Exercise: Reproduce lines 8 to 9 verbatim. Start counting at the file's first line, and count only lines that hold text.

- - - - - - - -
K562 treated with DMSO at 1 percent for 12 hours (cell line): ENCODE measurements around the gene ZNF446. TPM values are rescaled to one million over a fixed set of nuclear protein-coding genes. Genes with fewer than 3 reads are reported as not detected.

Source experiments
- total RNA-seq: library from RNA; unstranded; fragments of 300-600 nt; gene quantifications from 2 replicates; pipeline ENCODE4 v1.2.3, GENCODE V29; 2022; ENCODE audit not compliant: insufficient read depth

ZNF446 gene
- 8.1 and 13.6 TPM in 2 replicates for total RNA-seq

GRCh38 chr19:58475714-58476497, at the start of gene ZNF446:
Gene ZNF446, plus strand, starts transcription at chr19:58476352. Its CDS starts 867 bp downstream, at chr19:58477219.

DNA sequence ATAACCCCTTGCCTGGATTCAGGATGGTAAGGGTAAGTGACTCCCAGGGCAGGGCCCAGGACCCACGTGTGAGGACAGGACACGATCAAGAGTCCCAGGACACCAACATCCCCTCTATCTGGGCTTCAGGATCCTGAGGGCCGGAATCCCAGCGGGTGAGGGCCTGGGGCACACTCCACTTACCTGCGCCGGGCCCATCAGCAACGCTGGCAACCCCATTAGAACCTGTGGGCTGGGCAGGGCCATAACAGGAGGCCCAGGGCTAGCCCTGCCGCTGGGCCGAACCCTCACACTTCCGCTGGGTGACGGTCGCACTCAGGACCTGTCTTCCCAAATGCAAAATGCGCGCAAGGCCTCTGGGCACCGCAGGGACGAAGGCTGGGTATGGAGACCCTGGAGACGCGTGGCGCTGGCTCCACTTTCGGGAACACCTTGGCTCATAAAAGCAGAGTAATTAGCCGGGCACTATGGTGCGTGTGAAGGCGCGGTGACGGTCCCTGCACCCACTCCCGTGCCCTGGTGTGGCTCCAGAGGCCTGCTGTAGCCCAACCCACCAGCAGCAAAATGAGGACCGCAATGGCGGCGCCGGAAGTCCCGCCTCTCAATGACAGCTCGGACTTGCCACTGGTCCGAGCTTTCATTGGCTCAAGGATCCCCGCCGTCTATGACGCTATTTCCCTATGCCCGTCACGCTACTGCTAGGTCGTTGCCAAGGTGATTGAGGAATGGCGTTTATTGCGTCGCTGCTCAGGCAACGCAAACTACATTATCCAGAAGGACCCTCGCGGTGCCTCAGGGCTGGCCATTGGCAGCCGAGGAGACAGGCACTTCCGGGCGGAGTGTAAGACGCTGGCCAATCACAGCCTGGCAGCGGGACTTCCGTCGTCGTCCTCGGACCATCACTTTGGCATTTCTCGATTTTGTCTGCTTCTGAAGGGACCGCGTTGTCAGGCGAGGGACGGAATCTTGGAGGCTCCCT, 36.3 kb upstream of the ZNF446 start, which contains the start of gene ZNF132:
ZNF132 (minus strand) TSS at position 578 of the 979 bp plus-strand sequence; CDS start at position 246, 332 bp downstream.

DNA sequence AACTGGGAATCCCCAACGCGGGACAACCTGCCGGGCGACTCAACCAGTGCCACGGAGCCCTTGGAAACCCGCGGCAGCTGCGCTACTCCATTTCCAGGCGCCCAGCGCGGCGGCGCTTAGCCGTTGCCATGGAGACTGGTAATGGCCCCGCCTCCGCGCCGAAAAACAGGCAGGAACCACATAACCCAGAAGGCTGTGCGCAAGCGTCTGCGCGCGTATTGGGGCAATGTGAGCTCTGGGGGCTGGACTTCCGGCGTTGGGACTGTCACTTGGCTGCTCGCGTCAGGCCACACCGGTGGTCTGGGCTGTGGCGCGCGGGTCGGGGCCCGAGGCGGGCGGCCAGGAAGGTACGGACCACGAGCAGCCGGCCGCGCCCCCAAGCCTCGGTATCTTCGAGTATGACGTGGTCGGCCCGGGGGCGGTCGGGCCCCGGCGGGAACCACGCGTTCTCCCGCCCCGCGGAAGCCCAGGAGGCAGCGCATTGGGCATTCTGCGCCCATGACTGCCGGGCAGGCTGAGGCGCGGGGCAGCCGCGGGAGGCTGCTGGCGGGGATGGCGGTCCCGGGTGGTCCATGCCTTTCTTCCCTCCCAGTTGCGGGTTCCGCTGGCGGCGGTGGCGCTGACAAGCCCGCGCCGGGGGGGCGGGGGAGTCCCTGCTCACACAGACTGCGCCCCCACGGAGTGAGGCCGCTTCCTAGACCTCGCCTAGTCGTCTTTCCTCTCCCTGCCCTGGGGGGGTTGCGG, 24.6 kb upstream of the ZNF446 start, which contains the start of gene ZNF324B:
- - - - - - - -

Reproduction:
DNA sequence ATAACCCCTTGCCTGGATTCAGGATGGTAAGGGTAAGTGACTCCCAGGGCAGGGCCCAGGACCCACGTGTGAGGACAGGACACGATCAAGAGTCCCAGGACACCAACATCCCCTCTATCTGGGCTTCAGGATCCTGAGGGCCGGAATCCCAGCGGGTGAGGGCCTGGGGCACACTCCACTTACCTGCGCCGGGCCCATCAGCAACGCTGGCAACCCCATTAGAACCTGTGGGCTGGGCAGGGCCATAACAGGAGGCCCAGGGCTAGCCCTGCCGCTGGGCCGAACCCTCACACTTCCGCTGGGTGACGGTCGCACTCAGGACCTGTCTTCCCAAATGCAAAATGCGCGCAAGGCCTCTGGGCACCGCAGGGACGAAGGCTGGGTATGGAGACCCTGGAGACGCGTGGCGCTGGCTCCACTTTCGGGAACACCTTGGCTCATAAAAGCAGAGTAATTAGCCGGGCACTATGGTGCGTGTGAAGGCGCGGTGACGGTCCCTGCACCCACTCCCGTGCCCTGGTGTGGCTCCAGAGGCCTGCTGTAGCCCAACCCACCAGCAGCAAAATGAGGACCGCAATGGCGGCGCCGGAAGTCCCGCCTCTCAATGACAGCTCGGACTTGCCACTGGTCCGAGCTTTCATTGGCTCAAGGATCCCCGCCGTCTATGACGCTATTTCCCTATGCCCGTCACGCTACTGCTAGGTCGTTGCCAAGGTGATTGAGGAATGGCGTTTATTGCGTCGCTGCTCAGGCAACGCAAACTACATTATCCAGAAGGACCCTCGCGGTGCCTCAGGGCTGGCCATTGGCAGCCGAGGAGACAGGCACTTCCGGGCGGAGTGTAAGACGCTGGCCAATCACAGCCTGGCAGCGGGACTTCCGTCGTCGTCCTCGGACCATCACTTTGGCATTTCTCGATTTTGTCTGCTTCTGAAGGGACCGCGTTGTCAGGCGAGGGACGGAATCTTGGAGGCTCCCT, 36.3 kb upstream of the ZNF446 start, which contains the start of gene ZNF132:
ZNF132 (minus strand) TSS at position 578 of the 979 bp plus-strand sequence; CDS start at position 246, 332 bp downstream.